THE WALL STREET JOURNAL, WEDNESDAY, JANUARY 10, 1996

Blueprint for Managed Foodcare

By KARL-OTTO LIEBMANN

The time has come for the eating public to face a stark reality: The consumption of food, if allowed to grow at the present rate, will bankrupt our great nation.

Production of food has risen from 10% to more than 30% of the gross domestic product since 1945. The Congressional Budget Office projects that by the year 2010 Americans will spend more money and time on eating than on working, vacationing, and being sick combined. To counter this threat, a junior U.S. senator, (whose name has been withheld upon request) has begun to draft legislation designed to fundamentally reform the way Americans consume food.

The proposal, preliminarily dubbed "Managed Foodcare," promotes the cost-efficient consumption of food by regulating access to stores and restaurants. It preserves the principles of consumer choice and free competition.

A brief outline will illustrate how the reforms benefit the average eater. Each year, during the last week of December, consumers have the choice of signing up at their preferred grocery store or restaurant for the year to come. These two main retail markets for the distribution of food are referred to as Primary Food Providers.

Employers will by law be required to offer employees a choice among at least three so-called Food Benefit Plans. FBPs describe what stores, restaurants, kinds of food and menus will be covered by the plan. FBPs will also furnish comprehensive brochures listing the items approved, such as certain cereals, vegetables, meats, and so on.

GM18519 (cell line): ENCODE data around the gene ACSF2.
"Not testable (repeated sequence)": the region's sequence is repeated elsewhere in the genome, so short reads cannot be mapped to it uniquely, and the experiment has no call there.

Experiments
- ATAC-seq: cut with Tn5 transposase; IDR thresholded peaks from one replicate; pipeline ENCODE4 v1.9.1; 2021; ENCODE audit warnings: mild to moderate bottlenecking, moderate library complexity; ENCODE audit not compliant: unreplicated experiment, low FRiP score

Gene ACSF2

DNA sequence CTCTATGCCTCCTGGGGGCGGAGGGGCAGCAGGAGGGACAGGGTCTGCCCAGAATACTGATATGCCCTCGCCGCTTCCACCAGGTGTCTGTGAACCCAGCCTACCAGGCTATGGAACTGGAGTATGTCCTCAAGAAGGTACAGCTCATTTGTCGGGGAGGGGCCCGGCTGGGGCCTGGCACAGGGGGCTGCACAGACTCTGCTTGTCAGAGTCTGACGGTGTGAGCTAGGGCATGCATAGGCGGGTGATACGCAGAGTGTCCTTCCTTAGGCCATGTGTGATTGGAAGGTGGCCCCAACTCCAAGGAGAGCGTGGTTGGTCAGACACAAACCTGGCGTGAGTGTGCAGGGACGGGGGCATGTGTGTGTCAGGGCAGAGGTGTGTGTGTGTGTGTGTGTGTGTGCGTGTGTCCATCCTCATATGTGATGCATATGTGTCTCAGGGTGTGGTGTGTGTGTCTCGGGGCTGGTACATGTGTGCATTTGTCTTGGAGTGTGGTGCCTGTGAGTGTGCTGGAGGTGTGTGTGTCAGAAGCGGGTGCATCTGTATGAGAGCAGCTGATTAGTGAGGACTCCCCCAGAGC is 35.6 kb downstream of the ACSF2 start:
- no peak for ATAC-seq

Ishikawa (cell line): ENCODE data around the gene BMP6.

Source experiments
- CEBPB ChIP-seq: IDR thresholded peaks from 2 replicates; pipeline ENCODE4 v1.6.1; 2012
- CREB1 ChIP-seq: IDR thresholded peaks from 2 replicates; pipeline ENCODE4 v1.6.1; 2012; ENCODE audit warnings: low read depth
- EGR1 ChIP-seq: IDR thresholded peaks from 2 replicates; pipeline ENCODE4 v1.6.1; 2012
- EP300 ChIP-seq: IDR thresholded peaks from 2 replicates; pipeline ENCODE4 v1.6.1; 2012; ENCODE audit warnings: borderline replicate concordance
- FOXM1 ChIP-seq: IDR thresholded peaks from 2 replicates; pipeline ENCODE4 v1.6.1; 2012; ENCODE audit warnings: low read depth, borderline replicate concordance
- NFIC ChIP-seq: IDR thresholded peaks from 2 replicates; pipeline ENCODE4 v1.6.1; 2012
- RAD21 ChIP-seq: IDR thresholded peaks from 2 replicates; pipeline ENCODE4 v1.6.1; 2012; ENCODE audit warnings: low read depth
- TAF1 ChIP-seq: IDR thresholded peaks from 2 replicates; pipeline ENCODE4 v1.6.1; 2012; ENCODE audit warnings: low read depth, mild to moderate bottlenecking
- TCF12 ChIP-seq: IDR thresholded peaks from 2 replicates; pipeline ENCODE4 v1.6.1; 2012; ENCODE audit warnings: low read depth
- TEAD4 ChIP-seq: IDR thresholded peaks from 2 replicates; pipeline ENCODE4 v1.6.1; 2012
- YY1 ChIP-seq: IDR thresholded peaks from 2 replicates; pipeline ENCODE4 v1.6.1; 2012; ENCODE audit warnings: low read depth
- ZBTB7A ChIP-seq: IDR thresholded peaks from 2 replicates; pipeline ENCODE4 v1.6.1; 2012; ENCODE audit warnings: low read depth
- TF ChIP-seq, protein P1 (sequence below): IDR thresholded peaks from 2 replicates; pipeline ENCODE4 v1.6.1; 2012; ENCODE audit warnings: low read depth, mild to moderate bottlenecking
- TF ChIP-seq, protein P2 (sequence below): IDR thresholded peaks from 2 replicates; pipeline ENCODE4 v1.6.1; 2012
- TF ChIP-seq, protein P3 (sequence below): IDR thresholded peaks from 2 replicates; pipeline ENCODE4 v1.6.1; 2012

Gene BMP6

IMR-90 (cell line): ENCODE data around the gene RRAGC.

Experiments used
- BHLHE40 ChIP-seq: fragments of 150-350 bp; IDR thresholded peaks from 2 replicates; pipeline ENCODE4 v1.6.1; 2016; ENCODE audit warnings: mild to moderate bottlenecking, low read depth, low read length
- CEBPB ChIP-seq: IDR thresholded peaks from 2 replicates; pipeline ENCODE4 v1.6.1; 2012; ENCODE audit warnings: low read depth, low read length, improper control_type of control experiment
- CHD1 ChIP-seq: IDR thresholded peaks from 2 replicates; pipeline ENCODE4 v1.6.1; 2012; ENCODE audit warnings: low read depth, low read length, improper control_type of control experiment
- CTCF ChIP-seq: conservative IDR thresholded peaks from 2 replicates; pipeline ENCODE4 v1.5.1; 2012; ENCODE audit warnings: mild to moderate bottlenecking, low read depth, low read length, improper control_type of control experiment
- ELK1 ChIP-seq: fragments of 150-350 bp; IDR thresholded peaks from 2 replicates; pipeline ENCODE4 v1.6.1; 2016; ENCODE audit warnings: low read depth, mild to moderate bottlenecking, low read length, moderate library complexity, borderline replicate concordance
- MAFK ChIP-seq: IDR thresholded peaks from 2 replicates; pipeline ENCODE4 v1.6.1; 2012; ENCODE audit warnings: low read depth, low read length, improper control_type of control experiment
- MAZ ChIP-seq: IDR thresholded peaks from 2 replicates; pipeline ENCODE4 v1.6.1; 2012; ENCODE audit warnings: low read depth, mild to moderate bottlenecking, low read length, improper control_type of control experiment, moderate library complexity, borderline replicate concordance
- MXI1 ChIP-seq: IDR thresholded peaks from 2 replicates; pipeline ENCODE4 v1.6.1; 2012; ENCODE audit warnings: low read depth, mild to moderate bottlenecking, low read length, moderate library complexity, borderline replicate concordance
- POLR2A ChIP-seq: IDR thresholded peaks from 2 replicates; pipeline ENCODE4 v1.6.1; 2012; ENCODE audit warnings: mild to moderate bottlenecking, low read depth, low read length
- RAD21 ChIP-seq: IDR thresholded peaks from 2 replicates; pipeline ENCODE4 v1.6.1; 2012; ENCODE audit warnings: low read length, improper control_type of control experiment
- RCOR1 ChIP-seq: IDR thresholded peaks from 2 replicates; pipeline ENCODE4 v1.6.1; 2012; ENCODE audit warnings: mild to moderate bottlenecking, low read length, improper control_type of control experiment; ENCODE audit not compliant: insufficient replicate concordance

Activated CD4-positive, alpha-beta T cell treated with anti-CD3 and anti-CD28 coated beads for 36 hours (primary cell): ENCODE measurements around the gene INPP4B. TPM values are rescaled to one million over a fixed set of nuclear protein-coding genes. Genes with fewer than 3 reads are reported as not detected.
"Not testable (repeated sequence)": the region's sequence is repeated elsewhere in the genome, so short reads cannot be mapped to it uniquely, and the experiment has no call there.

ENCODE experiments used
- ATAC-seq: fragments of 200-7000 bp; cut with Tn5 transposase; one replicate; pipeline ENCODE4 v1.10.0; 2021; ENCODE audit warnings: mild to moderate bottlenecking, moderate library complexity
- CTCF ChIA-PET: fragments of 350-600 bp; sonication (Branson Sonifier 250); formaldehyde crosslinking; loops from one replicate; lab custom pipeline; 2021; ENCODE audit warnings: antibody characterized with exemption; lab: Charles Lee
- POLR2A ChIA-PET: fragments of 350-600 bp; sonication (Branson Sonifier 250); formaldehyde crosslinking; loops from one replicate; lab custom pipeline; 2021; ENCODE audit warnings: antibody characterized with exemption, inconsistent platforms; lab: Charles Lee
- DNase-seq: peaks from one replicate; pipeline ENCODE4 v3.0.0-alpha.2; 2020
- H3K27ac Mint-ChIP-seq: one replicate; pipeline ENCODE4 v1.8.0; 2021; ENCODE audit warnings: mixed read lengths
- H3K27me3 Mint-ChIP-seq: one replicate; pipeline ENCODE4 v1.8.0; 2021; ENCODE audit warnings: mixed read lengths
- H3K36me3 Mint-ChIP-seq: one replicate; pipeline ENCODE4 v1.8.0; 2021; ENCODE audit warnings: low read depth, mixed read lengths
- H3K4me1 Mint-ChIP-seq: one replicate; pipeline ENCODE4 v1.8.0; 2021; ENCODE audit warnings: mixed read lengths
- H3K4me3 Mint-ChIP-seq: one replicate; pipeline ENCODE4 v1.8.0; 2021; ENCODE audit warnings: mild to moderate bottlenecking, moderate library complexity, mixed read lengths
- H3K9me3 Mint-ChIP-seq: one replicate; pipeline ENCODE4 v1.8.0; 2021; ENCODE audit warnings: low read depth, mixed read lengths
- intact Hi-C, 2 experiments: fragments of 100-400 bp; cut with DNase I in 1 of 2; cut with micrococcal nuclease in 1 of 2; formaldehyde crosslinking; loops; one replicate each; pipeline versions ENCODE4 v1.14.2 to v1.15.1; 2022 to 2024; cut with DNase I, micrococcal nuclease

The lawmakers anticipate that the opportunity to choose only once a year what to eat for the next 12 months will save families innumerable hours of time now spent on gazing at store shelves or menus and comparing brands and prices. During the year of the plan, consumers will be obliged to buy all their food at the chosen store and eat at the restaurant they elected. There will be a designated copaymemt, they will also pay a monthly premium to a Food management Organization.

FMOs, whose formation will be encouraged under the legislation, are privately owned corporations. They control the production and manage the distribution of food based on a highly variable Cost Efficiency Quotient, whose numerical value is directly proportional to the value at which the FMOs' stocks are traded on the open market. FMOs contract with Primary Food Providers to provide the most cost-efficient nutrition to their enrollees.

The key element of the reform is known as "capitation." Basically, stores and restaurants will receive a fixed annual amount of money from their FMO for each enrolled customer, regardless of how much or little he consumes during the year. If the enrollee spends more than his allotment, it will be the provider's loss; if less, it will be the provider's gain.